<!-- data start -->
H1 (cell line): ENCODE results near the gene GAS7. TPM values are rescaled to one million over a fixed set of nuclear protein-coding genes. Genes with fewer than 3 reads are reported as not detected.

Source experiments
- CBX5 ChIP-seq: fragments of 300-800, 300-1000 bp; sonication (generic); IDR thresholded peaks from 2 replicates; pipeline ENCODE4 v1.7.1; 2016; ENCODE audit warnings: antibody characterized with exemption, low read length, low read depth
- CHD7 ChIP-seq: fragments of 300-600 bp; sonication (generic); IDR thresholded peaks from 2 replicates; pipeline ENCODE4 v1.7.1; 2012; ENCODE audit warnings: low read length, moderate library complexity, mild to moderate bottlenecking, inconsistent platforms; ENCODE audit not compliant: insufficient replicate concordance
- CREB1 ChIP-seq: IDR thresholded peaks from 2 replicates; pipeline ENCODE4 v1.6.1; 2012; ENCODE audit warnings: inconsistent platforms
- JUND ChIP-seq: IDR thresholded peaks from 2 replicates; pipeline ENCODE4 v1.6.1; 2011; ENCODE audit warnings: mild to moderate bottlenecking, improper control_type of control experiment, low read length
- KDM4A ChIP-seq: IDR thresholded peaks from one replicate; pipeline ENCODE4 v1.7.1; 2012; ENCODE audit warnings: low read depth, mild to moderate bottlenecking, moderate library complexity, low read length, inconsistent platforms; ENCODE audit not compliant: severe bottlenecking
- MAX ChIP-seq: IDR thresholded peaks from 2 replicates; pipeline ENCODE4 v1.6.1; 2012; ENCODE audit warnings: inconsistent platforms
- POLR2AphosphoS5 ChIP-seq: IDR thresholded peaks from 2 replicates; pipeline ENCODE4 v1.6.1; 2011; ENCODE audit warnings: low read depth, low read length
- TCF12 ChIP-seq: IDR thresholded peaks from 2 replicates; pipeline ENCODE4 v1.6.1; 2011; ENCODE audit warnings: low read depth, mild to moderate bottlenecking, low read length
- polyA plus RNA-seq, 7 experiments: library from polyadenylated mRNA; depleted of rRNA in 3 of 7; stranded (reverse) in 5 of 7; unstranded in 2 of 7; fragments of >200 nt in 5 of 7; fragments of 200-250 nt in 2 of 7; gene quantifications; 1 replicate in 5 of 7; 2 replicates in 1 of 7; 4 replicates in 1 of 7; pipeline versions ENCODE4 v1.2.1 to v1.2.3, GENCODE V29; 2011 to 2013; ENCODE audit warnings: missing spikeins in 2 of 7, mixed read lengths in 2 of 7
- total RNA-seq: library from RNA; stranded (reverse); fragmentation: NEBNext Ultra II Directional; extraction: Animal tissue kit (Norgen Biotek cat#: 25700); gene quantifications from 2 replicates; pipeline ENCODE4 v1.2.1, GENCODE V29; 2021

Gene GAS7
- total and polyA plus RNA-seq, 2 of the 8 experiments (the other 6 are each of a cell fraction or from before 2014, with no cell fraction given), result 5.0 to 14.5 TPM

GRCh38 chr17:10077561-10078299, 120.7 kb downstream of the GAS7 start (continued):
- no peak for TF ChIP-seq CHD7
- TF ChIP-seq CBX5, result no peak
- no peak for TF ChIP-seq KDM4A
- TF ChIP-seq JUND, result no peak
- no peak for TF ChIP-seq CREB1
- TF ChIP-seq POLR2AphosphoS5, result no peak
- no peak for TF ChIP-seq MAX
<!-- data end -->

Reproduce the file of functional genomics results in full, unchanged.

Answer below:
H1 (cell line): ENCODE results near the gene GAS7. TPM values are rescaled to one million over a fixed set of nuclear protein-coding genes. Genes with fewer than 3 reads are reported as not detected.

Source experiments
- CBX5 ChIP-seq: fragments of 300-800, 300-1000 bp; sonication (generic); IDR thresholded peaks from 2 replicates; pipeline ENCODE4 v1.7.1; 2016; ENCODE audit warnings: antibody characterized with exemption, low read length, low read depth
- CHD7 ChIP-seq: fragments of 300-600 bp; sonication (generic); IDR thresholded peaks from 2 replicates; pipeline ENCODE4 v1.7.1; 2012; ENCODE audit warnings: low read length, moderate library complexity, mild to moderate bottlenecking, inconsistent platforms; ENCODE audit not compliant: insufficient replicate concordance
- CREB1 ChIP-seq: IDR thresholded peaks from 2 replicates; pipeline ENCODE4 v1.6.1; 2012; ENCODE audit warnings: inconsistent platforms
- JUND ChIP-seq: IDR thresholded peaks from 2 replicates; pipeline ENCODE4 v1.6.1; 2011; ENCODE audit warnings: mild to moderate bottlenecking, improper control_type of control experiment, low read length
- KDM4A ChIP-seq: IDR thresholded peaks from one replicate; pipeline ENCODE4 v1.7.1; 2012; ENCODE audit warnings: low read depth, mild to moderate bottlenecking, moderate library complexity, low read length, inconsistent platforms; ENCODE audit not compliant: severe bottlenecking
- MAX ChIP-seq: IDR thresholded peaks from 2 replicates; pipeline ENCODE4 v1.6.1; 2012; ENCODE audit warnings: inconsistent platforms
- POLR2AphosphoS5 ChIP-seq: IDR thresholded peaks from 2 replicates; pipeline ENCODE4 v1.6.1; 2011; ENCODE audit warnings: low read depth, low read length
- TCF12 ChIP-seq: IDR thresholded peaks from 2 replicates; pipeline ENCODE4 v1.6.1; 2011; ENCODE audit warnings: low read depth, mild to moderate bottlenecking, low read length
- polyA plus RNA-seq, 7 experiments: library from polyadenylated mRNA; depleted of rRNA in 3 of 7; stranded (reverse) in 5 of 7; unstranded in 2 of 7; fragments of >200 nt in 5 of 7; fragments of 200-250 nt in 2 of 7; gene quantifications; 1 replicate in 5 of 7; 2 replicates in 1 of 7; 4 replicates in 1 of 7; pipeline versions ENCODE4 v1.2.1 to v1.2.3, GENCODE V29; 2011 to 2013; ENCODE audit warnings: missing spikeins in 2 of 7, mixed read lengths in 2 of 7
- total RNA-seq: library from RNA; stranded (reverse); fragmentation: NEBNext Ultra II Directional; extraction: Animal tissue kit (Norgen Biotek cat#: 25700); gene quantifications from 2 replicates; pipeline ENCODE4 v1.2.1, GENCODE V29; 2021

Gene GAS7
- total and polyA plus RNA-seq, 2 of the 8 experiments (the other 6 are each of a cell fraction or from before 2014, with no cell fraction given), result 5.0 to 14.5 TPM

GRCh38 chr17:10077561-10078299, 120.7 kb downstream of the GAS7 start (continued):
- no peak for TF ChIP-seq CHD7
- TF ChIP-seq CBX5, result no peak
- no peak for TF ChIP-seq KDM4A
- TF ChIP-seq JUND, result no peak
- no peak for TF ChIP-seq CREB1
- TF ChIP-seq POLR2AphosphoS5, result no peak
- no peak for TF ChIP-seq MAX